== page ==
- Get the information risk management teams involved right at the due diligence phase.
- Form the governance committee upfront and get agreement on the merger imperatives.
- Understand the risk profile of both organizations and agree on the risk profile of the new entity.
- Ensure the risk profile, IT strategy and business architecture of the new entity are aligned.
- Align information risk management with the overall risk management work stream supporting the business rather than have it as a work stream within IT.
- Understand the strategic intent of the transaction and get a solid handle on the speed and extent of integration.
- Some mergers are heavily focused on capturing synergies through cost reduction; make sure this does not come at the expense of increasing risk beyond the appropriate threshold.
- Understand and classify all sensitive information early in the transaction. Know where information resides and ensure adequate controls are in place to protect it during the integration and in transit to the new control structure.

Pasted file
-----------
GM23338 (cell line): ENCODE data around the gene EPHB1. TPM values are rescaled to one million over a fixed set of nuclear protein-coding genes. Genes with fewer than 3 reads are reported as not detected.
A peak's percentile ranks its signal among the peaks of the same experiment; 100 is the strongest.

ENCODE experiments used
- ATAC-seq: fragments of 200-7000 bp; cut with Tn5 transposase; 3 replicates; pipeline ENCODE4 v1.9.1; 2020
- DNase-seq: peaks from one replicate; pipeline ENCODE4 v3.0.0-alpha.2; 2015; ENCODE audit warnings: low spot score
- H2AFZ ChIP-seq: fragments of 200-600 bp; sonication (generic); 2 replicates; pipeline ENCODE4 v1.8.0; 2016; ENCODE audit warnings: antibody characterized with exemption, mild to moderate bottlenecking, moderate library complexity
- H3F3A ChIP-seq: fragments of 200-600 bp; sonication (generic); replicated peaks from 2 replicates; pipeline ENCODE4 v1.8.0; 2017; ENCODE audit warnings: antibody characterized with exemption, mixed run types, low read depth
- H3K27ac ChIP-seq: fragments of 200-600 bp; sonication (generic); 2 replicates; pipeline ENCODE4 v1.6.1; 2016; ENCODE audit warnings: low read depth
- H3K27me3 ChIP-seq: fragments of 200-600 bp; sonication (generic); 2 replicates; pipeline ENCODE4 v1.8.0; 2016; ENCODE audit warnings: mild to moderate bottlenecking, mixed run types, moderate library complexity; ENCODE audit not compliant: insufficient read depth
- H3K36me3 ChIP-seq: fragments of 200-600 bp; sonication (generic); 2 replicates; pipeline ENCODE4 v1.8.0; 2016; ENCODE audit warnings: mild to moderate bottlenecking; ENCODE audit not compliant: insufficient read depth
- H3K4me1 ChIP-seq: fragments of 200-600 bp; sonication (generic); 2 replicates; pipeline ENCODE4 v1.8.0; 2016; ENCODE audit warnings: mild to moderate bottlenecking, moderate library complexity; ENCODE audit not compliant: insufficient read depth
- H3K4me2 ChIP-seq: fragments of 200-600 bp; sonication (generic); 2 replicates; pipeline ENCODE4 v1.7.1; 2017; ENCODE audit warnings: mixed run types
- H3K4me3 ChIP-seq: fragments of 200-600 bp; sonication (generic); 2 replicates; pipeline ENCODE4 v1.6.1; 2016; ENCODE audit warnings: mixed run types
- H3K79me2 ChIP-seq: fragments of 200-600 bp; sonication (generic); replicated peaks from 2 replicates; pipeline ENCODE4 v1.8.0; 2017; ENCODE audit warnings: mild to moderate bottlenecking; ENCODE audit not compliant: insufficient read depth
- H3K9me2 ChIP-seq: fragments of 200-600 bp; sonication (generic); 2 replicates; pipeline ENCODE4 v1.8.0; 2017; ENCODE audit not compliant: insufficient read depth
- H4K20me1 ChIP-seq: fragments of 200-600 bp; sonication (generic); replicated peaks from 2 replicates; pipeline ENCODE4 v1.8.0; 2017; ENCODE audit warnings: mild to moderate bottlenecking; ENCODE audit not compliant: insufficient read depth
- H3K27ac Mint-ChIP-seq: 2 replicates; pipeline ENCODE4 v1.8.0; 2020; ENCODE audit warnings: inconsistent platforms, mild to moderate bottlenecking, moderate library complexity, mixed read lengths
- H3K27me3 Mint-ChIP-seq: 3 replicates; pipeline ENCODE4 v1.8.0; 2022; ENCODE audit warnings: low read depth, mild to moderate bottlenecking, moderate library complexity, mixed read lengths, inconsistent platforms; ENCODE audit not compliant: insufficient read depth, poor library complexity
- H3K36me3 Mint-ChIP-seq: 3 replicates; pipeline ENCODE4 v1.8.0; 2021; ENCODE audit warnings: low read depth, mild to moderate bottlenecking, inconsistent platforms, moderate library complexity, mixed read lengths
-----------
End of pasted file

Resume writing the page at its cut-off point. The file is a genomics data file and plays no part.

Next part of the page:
- Critical skills and knowledge reside with people and both acquirer and target need to retain good people to make integration successful. Loss of key people during the M&A could increase project risk and increase costs while impacting efficiencies in other areas.
- Understand the regulatory environment. Regulations such as SOX, HIPAA, Basel II, GLBA etc., may come into play. Though some regulatory guidelines might overlap, addressing one does not mean compliance with others.
- Understand and document all cross border issues with respect to legal possession of systems, applications, transactions, data rights and regulations that might come into play.
- Use of non-standard technologies can result in loss of agility and affect speed to market, procurement, invoicing, or other critical business processes, thus eroding competitive advantage.
- Pay attention to all information migrations; most accuracy and integrity risks arise due to poor migration executions.
- Give immediate access to information on Day Zero. People will need it to do their jobs. Improper integration or poor consolidation of access control systems could lead to access risks, potentially violating SOD rules.
- Look for hidden liabilities in licensing that can increase costs.